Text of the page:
WCIA, the National Library of Wales and Quakers / Friends in Wales have all produced substantial Curriculum Resources on Objection to War , including critical thinking materials and schools projects, available from the Welsh Government’s ‘Hwb’ Education Resources site for schools and teachers.

Find Out More / Take Action

Short Films by Young Peacemakers

Over 2014-18, Wales for Peace was privileged to work with schools and community groups to explore hidden histories of peace with creative responses – including  digital stories and short films

Short Film ‘Without the Scales’ by Merthyr Tydfil students of Coleg y Cymoedd / Uni of Glamorgan, with Cyfarthfa Castle Trust (displayed for Wales for Peace exhibition, Oct 2018), used records to re-enact the Conscientious Objectors Tribunals of WW1.

Short Film ‘Niclas y Glais’ by Ysgol Gyfun Llangynwyd, Bridgend (displayed for Pontypridd Belief and Action exhibition, Oct 2017) looked at the life of Thomas Even Niclas.

Digital Story ‘Conscientious Objectors’ by Crickhowell High School, Monmouthshire (displayed for Women War & Peace exhibition at the Senedd, August 2017) considered the feelings and experiences that led some WW1 soldiers to become objectors to war.

 

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Greenham Common; a significant protest seldom acknowledged

By Lydia Edwards

Greenham Common could have been an insignificant point in Berkshire if it were not for the Greenham Common Women’s peace camp that was established in 1981 to protest against nuclear weapons being sited at the RAF base.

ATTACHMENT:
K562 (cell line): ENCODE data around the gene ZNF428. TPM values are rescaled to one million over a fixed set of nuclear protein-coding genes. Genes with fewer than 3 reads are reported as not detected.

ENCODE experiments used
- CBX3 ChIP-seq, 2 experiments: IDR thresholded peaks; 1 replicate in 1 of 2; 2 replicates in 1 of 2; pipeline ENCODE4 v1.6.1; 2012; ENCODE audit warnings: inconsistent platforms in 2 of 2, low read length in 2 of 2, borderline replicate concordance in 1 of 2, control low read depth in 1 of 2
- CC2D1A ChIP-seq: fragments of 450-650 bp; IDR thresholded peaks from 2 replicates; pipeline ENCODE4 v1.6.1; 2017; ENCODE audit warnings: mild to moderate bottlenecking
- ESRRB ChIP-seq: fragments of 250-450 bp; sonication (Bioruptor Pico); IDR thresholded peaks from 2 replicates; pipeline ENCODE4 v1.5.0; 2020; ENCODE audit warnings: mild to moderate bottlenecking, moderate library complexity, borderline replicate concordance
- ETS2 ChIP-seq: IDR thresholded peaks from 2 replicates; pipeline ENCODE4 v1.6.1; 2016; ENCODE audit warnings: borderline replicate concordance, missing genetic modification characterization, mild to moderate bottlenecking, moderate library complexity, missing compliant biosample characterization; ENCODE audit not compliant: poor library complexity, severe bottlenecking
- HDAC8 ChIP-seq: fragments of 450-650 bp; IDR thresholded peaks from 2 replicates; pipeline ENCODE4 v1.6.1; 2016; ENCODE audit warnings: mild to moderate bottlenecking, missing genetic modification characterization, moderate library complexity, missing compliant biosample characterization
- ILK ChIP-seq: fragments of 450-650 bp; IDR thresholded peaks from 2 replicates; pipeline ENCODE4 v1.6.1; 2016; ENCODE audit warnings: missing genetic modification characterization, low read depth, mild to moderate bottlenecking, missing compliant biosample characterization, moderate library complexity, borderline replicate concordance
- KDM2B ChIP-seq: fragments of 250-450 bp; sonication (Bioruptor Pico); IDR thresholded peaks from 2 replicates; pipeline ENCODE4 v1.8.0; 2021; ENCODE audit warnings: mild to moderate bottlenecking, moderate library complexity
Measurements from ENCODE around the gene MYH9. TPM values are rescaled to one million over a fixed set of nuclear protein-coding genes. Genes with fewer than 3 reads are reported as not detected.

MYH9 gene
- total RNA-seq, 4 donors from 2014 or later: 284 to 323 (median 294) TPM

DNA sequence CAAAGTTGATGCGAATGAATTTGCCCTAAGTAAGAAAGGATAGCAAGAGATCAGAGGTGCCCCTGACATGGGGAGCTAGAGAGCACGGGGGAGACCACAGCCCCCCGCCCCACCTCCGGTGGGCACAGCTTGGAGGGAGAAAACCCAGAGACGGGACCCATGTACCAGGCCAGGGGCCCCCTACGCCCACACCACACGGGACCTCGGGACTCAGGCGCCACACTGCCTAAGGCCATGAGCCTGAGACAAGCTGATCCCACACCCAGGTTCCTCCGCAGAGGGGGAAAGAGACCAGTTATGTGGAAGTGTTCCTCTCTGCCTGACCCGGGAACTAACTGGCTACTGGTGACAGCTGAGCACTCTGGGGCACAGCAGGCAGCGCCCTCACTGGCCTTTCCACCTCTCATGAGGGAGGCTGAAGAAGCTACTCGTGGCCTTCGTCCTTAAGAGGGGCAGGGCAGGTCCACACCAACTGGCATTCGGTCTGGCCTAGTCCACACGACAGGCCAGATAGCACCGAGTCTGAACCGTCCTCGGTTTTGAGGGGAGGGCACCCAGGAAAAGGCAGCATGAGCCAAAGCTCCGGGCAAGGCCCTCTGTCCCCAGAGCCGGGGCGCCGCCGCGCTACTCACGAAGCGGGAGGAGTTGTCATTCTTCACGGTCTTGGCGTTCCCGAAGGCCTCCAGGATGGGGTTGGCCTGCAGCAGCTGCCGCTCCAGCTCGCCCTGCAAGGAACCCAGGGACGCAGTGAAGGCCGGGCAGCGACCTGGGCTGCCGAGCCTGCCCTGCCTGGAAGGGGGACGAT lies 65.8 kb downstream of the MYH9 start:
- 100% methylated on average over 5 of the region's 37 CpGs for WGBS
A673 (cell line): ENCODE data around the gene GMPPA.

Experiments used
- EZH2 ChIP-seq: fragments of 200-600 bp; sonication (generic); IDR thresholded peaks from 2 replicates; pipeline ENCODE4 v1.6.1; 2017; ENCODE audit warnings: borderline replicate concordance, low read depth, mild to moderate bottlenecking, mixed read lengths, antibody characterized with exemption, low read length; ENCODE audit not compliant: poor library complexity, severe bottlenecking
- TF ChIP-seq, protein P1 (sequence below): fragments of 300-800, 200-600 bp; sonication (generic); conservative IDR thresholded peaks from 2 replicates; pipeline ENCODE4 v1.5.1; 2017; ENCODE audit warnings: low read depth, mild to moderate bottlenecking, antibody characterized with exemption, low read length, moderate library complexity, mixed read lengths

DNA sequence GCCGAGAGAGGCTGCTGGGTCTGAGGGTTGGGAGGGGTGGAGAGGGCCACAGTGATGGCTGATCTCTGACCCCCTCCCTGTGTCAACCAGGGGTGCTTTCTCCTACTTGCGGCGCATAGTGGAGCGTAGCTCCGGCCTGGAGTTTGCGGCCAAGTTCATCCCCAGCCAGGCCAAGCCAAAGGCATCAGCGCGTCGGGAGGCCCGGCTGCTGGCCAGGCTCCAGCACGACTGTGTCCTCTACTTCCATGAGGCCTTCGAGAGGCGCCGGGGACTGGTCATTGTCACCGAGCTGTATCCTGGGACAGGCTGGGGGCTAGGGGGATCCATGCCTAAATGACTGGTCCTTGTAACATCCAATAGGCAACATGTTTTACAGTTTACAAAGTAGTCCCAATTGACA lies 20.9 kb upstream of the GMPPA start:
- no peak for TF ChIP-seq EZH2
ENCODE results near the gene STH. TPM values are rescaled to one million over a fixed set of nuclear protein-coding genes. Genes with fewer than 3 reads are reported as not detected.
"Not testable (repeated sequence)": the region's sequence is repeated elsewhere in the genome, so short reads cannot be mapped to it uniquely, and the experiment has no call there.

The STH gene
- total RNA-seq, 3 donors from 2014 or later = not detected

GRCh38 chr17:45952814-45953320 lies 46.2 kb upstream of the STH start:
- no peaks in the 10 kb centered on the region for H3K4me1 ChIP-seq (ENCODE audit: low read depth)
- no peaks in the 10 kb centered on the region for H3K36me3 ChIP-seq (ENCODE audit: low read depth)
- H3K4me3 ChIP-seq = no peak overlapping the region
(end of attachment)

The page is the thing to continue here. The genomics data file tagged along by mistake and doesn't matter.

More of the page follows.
Source: Welling, C. (2016). Towing friends Greenham Common. [online] Carywelling.co.uk. Available at: http://www.carywelling.co.uk/towingfriendsgre.html [Accessed 21 Jul. 2016].

Source: Welling, C. (2016). Towing friends Greenham Common. [online] Carywelling.co.uk. Available at: http://www.carywelling.co.uk/towingfriendsgre.html [Accessed 21 Jul. 2016].

In 1979, NATO decided the airbase located on the common was to be used as the site for the deployment of American cruise missiles, the missiles would arrive at Greenham in 1983. However even before the arrival of the nuclear weapons a remarkable protest had gathered with the notorious women’s peace camp at its center.

The camps origins began in a march organized from Cardiff to Greenham Common under the banner of “Women for Life on Earth”[1]. The march left Cardiff on the 27th of August 1981 and arrived at Greenham on the 5th of September. The original 36 women, 4 men and 3 children were there to protest on the arrival of American cruise missiles[2]. Upon arrival, the protesters decided that four women should chain themselves to the fence of Greenham and subsequently the press would be notified. Later on, the women wrote a letter to the base commander. The commander replied to this by stating “As far as I’m concerned, you can stay here for as long as you like”. This statement is one he would regret[3].

By the end of the week the women took part in chaining action on a rota basis, more and more women became a part of the movement and a peace camp came into fruition – by November it was firmly established and by March 1982, it became a women’s only peace protest.

The support for Greenham women became widespread. Many women across Britain became members of Greenham support groups. The camp also attracted women from other countries and inspired the development of further women’s peace camps “at least thirty on three continents by 1983”[4]. The slogan “Greenham Women Everywhere” formed a wider web of protest across Britain and beyond.